James' injury resume is not as checkered as O'Neal's but it hardly matches up with Bryant's. Early in the 2007-08 season, James missed five games due to a sprained index finger on his left (i.e., non-shooting) hand; Bryant not only played through last season's avulsion fracture (though his consecutive games streak was snapped at 235 due to an ankle injury) but he also did not miss any playing time after suffering a similar injury to his right pinkie finger during the 2007-08 season.

During the 2010 playoffs, much was made of an injury to James' right elbow, particularly after James called attention to the elbow by shooting a late-game free throw left handed as the Cavs defeated Chicago to claim a 4-1 first round series victory. After the Celtics eliminated the Cavs in the next round, I wrote, "My firm belief--until proven otherwise--is that James has exactly what the MRI revealed: a bruise. James is hurt but he is not injured to the extent that he cannot function (in contrast to Kobe Bryant, who has a broken finger on his shooting hand and a troublesome right knee that kept swelling up after every game toward the end of the regular season)." Whatever was wrong with James' elbow, there is no reason to believe that it was nearly as badly injured as Bryant's knee or finger and I doubt that it was even as serious as the sprained ankle that "only" qualified as Bryant's third most troublesome injury down the stretch.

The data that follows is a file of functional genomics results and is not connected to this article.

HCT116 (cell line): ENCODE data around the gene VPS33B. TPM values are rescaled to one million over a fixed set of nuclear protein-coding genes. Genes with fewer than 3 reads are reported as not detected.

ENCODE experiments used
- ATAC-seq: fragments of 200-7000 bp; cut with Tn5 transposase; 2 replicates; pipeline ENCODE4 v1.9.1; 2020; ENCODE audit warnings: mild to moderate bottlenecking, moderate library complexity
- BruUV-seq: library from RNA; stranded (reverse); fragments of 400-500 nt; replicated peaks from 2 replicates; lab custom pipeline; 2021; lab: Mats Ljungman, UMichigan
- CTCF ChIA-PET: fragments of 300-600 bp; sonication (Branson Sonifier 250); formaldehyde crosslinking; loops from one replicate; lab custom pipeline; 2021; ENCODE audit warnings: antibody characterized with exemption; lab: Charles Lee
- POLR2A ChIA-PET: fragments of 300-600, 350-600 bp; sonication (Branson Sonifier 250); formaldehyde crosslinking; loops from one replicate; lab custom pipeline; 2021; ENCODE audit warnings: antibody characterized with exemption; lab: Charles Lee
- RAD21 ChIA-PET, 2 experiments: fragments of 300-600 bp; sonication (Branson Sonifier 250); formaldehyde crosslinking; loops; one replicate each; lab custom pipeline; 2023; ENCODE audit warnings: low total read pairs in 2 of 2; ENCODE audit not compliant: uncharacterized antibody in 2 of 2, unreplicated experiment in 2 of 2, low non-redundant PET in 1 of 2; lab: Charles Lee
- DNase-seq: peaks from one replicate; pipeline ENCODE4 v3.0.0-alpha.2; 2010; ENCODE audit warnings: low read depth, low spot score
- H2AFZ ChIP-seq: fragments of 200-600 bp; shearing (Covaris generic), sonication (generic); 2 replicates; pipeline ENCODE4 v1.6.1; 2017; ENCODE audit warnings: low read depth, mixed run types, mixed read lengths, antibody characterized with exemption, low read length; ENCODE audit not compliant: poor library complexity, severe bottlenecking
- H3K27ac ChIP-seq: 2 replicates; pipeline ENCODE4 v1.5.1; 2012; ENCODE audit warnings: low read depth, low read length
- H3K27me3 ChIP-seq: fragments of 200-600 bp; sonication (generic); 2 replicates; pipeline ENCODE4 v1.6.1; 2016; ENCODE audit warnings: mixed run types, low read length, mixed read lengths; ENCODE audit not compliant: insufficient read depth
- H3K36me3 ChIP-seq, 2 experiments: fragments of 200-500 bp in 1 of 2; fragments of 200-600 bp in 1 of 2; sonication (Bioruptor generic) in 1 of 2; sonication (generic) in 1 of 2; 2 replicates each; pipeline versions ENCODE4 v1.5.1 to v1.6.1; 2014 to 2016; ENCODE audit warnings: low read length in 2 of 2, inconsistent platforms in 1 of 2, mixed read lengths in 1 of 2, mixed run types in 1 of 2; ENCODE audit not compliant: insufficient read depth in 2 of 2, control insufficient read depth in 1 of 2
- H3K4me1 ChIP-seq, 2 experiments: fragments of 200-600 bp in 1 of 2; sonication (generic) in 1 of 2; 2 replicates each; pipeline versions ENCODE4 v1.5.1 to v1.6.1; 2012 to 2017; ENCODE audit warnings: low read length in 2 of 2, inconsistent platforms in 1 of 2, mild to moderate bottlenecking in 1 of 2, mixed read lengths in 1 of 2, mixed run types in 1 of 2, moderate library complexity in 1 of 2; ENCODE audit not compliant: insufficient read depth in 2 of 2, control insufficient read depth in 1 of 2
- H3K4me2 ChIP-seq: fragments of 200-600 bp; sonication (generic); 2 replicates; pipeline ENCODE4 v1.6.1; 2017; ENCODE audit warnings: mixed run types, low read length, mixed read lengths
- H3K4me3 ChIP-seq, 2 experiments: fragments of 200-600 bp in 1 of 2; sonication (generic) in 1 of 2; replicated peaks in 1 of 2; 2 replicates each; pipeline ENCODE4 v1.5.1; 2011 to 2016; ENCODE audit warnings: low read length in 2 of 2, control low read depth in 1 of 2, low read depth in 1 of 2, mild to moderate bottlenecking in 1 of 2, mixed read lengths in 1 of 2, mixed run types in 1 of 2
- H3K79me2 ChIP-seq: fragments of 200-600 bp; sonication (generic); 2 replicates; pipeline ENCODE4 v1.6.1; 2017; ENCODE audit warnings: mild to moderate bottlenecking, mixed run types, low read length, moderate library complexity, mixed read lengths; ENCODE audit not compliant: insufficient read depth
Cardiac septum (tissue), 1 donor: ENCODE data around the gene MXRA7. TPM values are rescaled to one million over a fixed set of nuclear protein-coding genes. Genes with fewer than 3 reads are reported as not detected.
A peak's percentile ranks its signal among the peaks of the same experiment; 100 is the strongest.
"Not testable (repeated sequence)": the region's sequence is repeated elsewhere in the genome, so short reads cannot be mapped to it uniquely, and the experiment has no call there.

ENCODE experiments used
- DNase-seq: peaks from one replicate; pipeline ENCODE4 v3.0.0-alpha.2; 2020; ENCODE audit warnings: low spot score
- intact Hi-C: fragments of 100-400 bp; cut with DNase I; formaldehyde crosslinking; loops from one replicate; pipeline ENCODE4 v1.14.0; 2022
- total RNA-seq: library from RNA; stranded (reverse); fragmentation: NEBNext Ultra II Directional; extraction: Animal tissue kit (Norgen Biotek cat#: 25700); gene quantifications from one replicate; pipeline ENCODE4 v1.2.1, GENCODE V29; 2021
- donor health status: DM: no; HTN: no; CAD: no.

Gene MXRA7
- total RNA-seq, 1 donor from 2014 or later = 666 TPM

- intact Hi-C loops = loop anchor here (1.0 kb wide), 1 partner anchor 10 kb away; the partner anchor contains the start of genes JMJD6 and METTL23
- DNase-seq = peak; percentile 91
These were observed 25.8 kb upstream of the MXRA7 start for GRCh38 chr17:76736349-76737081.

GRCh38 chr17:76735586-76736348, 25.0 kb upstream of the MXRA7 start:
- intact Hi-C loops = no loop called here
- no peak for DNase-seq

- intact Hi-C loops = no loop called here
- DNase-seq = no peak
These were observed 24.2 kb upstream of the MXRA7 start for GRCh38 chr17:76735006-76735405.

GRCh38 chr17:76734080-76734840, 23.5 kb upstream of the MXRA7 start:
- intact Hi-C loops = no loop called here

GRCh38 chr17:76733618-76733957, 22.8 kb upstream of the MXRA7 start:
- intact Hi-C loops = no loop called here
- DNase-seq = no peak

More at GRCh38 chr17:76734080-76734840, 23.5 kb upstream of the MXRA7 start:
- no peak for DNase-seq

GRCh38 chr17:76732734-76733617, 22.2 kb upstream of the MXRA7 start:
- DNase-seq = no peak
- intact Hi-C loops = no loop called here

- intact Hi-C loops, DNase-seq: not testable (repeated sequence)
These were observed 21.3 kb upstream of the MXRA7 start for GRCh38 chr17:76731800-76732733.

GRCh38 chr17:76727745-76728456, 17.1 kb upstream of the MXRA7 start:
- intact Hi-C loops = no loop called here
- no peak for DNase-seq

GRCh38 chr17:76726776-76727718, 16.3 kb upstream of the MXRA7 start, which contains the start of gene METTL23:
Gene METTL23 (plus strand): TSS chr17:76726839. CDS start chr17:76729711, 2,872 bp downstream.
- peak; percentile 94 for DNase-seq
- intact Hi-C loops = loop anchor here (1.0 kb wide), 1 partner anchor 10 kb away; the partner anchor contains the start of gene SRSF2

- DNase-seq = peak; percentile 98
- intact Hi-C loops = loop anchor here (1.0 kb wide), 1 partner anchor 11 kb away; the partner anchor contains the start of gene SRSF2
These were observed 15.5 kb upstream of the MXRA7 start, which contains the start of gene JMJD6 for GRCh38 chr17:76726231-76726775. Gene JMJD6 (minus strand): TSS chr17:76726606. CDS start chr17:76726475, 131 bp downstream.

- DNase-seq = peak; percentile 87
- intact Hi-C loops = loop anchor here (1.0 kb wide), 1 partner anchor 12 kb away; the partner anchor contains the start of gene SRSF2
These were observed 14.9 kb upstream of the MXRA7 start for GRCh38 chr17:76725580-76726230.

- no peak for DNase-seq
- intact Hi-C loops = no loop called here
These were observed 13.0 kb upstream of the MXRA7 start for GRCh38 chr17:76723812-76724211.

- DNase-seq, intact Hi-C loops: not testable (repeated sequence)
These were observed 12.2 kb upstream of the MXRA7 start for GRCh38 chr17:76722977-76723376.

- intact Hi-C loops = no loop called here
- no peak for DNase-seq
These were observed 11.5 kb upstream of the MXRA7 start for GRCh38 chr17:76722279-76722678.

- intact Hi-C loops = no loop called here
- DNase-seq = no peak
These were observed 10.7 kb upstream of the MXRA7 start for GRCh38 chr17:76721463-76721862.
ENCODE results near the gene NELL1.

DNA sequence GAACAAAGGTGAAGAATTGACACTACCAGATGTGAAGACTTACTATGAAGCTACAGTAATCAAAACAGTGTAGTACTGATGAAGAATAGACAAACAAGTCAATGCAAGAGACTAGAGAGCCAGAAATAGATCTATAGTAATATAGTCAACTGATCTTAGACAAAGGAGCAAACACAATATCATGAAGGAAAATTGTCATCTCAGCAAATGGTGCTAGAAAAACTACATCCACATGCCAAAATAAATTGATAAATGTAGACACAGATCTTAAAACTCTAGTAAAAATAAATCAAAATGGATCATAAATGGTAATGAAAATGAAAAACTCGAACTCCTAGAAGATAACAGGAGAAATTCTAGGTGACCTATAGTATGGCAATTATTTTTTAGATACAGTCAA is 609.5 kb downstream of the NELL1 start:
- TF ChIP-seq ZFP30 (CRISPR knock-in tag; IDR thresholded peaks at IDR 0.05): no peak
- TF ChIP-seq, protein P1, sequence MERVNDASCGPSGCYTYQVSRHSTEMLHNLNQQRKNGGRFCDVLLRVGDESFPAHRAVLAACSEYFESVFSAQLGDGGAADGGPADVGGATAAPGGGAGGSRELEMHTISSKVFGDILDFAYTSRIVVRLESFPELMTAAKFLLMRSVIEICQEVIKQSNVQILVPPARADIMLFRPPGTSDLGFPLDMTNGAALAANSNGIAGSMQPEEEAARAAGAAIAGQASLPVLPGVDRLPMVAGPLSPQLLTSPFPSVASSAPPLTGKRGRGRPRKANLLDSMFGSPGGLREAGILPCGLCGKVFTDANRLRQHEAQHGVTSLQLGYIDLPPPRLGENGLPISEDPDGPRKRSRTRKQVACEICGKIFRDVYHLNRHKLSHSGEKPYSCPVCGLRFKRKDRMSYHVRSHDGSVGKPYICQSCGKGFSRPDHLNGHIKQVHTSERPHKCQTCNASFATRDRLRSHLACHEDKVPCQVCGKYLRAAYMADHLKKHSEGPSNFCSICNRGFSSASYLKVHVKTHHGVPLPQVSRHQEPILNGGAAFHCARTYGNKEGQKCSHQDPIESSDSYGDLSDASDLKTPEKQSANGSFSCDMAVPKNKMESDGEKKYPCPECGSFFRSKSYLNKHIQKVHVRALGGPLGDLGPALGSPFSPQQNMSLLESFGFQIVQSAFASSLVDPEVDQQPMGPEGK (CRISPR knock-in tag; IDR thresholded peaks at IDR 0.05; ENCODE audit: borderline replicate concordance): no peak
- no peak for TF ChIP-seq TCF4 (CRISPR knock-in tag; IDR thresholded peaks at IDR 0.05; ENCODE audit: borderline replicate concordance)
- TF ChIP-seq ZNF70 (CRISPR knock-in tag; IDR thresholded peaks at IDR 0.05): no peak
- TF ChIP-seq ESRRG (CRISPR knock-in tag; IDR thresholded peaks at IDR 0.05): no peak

During the playoffs, some Cleveland media members--the very same people who are trashing James left and right now that he abandoned the city--insisted to me that James was so seriously injured that he might be dealing with nerve damage in his elbow. I always found that notion absurd on many levels: (1) I do not believe that media members who struggle to understand basic basketball strategy are competent enough to accurately diagnose injuries; (2) I do not believe that a player who easily lobs half court shots at the basket during warmups has a debilitating injury; (3) except for the drama surrounding the late game free throw versus Chicago (and a few times that James theatrically rubbed the elbow to draw attention to it even though he professes to be a "no excuse" player), James was not visibly hindered in any way--his range of motion was normal and he appeared to possess full strength. I expressed skepticism about the extent of the elbow injury from the start, so no one can say that my opinion on this matter has been colored by the way that James handled his departure from Cleveland--but it is very hypocritical for certain Cleveland media personalities to cover up for James when they thought that he would be a Cav for life and only now criticize him; I have consistently both praised James when he played well and criticized him on the--rare but increasingly frequent--occasions that he either played poorly and/or demonstrated poor judgment.